Gaming for Good, Joel Bartlett and the Super Chick Sisters | npENGAGE

Gaming for Good, Joel Bartlett and the Super Chick Sisters

By on Sep 8, 2011 | NONPROFIT-FUNDRAISING

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Joel Bartlett, PETAHave you ever thought about creating a game or using game mechanics as part of your online strategy?

What if I told you that it was possible to get nearly 20 MILLION views/plays for a well thought out, nicely executed, message packed game? Sounds crazy, I know, but Joel Bartlett and his team did just that when they created Super Chick Sisters – a game focused on educating people about the cruel treatment of chickens.

Joel Bartlett runs marketing for PETA (People for the Ethical Treatment of Animals) and is the creative mind behind a lot of what PETA has going on in the gaming department.

Back in March I got a chance to catch up with Joel while at SXSW in Austin, TX. We talked games, games, games. Check my interview (video at bottom) to hear more from Joel.

 

Who are you, and what do you do at PETA?

I’m Joel Bartlett, the director of marketing at PETA.

What role do games play in PETA’s online strategy and how has that role evolved over the years?

Much of our strategy is to engage with people online—whether they are already PETA supporters or people who have never even considered animal rights—and games are a vehicle for engagement. Over the years, our online gaming strategy has become more complex—there’s more to it than just creating a fun game.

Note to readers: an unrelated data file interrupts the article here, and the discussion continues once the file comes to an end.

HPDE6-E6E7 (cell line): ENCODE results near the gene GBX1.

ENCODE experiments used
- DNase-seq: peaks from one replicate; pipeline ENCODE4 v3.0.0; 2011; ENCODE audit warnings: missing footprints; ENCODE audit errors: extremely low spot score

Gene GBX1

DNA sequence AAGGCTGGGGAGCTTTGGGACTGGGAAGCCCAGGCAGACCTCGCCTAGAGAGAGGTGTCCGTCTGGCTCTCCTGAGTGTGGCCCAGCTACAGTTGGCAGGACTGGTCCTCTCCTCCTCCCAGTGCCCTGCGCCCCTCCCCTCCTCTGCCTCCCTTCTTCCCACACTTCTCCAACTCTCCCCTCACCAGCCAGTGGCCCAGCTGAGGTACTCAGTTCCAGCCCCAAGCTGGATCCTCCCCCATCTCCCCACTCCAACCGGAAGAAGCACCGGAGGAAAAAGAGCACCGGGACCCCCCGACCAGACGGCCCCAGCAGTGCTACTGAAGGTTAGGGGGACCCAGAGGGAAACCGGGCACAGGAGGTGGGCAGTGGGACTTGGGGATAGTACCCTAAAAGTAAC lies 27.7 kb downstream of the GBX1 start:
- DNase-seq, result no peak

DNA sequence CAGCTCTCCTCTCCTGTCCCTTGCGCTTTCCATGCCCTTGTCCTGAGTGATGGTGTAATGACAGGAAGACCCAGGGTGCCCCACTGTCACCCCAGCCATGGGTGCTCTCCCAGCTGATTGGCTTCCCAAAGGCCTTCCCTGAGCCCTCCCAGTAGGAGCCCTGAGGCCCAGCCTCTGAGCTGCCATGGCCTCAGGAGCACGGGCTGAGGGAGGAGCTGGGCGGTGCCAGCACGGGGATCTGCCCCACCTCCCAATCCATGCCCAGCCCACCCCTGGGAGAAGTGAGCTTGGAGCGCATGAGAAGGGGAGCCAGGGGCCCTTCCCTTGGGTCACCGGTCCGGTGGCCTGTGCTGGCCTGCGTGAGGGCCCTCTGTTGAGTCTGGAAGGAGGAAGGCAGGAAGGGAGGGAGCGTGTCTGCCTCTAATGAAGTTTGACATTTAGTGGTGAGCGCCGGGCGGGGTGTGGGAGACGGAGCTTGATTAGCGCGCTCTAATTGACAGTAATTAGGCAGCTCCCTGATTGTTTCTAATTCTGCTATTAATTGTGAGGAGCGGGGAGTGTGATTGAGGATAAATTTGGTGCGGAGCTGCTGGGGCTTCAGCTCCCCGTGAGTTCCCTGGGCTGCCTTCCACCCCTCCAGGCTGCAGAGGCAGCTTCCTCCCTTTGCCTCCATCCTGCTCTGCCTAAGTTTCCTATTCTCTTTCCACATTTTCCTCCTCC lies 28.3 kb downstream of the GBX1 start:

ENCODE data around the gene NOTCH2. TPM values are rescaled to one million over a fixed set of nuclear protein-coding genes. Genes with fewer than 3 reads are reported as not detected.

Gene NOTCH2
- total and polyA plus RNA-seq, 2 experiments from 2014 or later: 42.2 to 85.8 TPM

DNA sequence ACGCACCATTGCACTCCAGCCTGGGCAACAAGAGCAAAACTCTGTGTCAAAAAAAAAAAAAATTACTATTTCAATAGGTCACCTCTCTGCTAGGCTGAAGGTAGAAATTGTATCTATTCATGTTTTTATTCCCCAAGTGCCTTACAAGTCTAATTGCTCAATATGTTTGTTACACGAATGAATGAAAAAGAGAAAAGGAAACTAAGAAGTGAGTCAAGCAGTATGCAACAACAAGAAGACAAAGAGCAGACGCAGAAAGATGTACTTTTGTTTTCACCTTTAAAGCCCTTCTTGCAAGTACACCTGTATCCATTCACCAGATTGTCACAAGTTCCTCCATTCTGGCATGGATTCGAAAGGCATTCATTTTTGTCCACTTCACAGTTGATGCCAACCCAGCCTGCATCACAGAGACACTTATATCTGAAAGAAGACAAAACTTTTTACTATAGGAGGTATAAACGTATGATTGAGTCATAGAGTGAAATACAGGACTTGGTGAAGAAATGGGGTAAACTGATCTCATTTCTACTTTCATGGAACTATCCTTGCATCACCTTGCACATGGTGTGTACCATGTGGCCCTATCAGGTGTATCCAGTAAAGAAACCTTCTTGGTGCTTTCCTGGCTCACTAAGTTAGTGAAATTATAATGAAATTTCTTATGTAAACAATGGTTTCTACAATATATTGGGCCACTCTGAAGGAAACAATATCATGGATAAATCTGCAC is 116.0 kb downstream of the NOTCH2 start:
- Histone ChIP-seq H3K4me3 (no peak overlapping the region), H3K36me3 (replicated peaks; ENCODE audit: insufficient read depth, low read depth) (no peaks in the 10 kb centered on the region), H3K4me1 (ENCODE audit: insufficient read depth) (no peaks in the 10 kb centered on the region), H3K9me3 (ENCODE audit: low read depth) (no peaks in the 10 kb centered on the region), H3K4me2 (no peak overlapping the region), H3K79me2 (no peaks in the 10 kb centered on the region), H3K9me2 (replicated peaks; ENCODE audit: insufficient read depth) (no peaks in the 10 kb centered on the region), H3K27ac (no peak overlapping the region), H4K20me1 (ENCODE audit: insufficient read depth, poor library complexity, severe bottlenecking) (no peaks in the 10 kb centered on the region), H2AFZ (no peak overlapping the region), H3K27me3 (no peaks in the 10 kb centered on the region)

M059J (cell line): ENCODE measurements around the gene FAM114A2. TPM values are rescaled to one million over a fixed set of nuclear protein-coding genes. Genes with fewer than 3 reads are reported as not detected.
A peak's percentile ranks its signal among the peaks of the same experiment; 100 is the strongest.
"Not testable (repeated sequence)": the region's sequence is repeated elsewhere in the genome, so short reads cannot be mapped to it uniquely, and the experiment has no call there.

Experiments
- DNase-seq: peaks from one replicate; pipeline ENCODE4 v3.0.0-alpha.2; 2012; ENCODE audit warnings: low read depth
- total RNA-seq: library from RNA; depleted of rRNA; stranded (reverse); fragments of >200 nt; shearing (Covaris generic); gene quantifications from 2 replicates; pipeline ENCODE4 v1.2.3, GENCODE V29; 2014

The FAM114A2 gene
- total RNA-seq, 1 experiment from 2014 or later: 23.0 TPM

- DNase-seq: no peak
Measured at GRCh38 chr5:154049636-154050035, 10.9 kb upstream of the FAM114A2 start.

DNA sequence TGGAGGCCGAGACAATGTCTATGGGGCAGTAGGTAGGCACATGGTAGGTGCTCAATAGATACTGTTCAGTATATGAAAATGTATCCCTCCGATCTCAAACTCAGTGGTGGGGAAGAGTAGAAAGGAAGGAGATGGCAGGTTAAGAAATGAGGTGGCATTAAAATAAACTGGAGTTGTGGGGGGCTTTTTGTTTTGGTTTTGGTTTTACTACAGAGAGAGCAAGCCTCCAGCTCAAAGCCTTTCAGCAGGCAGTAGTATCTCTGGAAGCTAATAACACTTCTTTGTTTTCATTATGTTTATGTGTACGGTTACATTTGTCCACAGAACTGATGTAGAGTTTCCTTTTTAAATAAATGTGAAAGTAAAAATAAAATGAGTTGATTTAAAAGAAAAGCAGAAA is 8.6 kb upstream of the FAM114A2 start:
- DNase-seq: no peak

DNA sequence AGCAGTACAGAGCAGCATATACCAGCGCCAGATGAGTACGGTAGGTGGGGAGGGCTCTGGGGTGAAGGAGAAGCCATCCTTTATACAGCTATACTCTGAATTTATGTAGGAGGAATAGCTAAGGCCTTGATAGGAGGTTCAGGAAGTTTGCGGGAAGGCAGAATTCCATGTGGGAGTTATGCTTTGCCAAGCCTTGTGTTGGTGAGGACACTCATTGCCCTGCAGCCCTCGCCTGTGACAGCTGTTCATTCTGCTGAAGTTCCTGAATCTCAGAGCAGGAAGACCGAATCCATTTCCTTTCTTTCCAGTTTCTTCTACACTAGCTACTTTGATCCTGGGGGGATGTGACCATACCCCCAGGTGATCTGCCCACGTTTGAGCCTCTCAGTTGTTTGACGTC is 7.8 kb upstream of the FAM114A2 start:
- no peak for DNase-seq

We now create games to meet different organizational needs. We have created simple yet fun games around the holidays just for our members, and we also create more complex parodies that are meant to reach new viewers through placement on game-hosting sites and media.

How many online games has PETA created?

We have created about 25 online games.

Some were very big, but many have been smaller, simpler games. You can find many of them here: http://www.peta.org/interactive/games/default.aspx.

Did you build the games in-house, or have you worked with various agencies to have your games built?

We have created most of our games in-house, but we did work with MCM Net on our Super Meat Boy parody, Super Tofu Boy, and we have worked with This Is Pop on the peta2 game Breasts, Not Animal Tests.

Since you’ve worked with agencies, who would you recommend? What would you recommend that others look for when selecting an agency?

Because PETA is a nonprofit, cost is a huge factor to consider when we screen agencies—but we also look for game developers who understand our edginess and who can bring creative, unexpected ideas to new games. I recommend that you find an agency that compliments the style of your organization and that can deliver on time and on budget.

Which online game has been the most successful? Why?

Our most successful game is New Super Chick Sisters, which is the sequel to our original Super Chick Sisters.

In the sequel, Princess Pam has been captured by evil Ronald McDonald, who plans on making her a part of his unhappy meals. As our parodies of Mario and Luigi move through the levels, the player learns facts about McDonald’s cruelty to chickens and about our campaign against the restaurant.

The game was released in the fall of 2009 and has had more than 20 million plays.

What are the key elements in creating a successful online game?

We have had our greatest success in creating parodies of popular games.